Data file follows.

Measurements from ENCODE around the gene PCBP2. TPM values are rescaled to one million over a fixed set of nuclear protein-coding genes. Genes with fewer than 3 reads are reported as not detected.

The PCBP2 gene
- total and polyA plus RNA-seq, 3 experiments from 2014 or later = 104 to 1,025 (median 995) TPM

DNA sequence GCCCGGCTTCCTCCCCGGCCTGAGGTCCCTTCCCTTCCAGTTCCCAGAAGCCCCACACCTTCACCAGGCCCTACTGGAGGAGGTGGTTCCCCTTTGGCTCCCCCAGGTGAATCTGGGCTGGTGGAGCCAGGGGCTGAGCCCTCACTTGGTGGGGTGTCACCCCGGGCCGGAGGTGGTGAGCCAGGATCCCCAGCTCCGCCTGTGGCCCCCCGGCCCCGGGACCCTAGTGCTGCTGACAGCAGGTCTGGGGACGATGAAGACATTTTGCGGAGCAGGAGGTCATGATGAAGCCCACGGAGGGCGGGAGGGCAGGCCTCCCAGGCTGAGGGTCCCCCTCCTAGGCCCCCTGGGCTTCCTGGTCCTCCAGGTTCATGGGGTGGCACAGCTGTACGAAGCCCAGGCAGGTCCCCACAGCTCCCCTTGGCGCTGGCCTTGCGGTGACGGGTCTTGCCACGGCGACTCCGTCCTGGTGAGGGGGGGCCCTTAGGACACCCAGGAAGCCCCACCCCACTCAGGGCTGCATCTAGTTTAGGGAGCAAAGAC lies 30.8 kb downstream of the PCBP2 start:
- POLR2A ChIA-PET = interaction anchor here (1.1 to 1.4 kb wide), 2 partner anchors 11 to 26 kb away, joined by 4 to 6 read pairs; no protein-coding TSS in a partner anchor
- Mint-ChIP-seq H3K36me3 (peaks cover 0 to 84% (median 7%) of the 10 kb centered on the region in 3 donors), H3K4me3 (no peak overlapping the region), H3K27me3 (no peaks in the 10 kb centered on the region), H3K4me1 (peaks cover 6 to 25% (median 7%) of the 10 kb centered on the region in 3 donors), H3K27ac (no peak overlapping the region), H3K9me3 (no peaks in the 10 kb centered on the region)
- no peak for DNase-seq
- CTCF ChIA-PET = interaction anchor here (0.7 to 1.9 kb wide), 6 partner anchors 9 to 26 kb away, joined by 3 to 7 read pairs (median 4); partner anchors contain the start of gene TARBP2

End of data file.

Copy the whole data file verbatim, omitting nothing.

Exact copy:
Measurements from ENCODE around the gene PCBP2. TPM values are rescaled to one million over a fixed set of nuclear protein-coding genes. Genes with fewer than 3 reads are reported as not detected.

The PCBP2 gene
- total and polyA plus RNA-seq, 3 experiments from 2014 or later = 104 to 1,025 (median 995) TPM

DNA sequence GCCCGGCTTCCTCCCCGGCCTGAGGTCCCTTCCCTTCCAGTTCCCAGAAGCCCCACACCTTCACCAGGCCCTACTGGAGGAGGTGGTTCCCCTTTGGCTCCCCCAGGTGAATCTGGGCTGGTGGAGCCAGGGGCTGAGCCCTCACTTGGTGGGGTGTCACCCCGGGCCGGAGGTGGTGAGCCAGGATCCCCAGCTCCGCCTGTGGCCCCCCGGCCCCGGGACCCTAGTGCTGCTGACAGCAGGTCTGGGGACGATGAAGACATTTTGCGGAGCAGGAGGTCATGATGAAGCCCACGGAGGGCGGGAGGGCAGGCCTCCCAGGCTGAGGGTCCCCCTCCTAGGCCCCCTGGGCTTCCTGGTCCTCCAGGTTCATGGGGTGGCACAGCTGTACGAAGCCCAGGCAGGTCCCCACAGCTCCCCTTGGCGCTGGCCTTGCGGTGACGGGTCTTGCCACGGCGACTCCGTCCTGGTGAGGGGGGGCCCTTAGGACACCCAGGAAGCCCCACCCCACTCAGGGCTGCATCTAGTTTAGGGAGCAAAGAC lies 30.8 kb downstream of the PCBP2 start:
- POLR2A ChIA-PET = interaction anchor here (1.1 to 1.4 kb wide), 2 partner anchors 11 to 26 kb away, joined by 4 to 6 read pairs; no protein-coding TSS in a partner anchor
- Mint-ChIP-seq H3K36me3 (peaks cover 0 to 84% (median 7%) of the 10 kb centered on the region in 3 donors), H3K4me3 (no peak overlapping the region), H3K27me3 (no peaks in the 10 kb centered on the region), H3K4me1 (peaks cover 6 to 25% (median 7%) of the 10 kb centered on the region in 3 donors), H3K27ac (no peak overlapping the region), H3K9me3 (no peaks in the 10 kb centered on the region)
- no peak for DNase-seq
- CTCF ChIA-PET = interaction anchor here (0.7 to 1.9 kb wide), 6 partner anchors 9 to 26 kb away, joined by 3 to 7 read pairs (median 4); partner anchors contain the start of gene TARBP2